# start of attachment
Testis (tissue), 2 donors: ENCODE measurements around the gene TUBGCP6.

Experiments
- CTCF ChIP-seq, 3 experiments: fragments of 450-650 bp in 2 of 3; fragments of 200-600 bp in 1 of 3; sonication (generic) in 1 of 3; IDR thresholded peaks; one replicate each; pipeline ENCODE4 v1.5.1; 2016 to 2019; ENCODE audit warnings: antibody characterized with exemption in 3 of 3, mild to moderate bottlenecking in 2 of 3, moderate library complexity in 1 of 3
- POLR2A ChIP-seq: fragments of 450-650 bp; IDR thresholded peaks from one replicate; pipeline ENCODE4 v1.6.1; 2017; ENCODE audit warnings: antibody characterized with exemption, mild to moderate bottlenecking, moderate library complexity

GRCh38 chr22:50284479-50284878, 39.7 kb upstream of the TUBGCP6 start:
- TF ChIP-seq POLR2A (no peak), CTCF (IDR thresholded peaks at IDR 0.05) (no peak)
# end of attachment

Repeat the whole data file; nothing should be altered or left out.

Testis (tissue), 2 donors: ENCODE measurements around the gene TUBGCP6.

Experiments
- CTCF ChIP-seq, 3 experiments: fragments of 450-650 bp in 2 of 3; fragments of 200-600 bp in 1 of 3; sonication (generic) in 1 of 3; IDR thresholded peaks; one replicate each; pipeline ENCODE4 v1.5.1; 2016 to 2019; ENCODE audit warnings: antibody characterized with exemption in 3 of 3, mild to moderate bottlenecking in 2 of 3, moderate library complexity in 1 of 3
- POLR2A ChIP-seq: fragments of 450-650 bp; IDR thresholded peaks from one replicate; pipeline ENCODE4 v1.6.1; 2017; ENCODE audit warnings: antibody characterized with exemption, mild to moderate bottlenecking, moderate library complexity

GRCh38 chr22:50284479-50284878, 39.7 kb upstream of the TUBGCP6 start:
- TF ChIP-seq POLR2A (no peak), CTCF (IDR thresholded peaks at IDR 0.05) (no peak)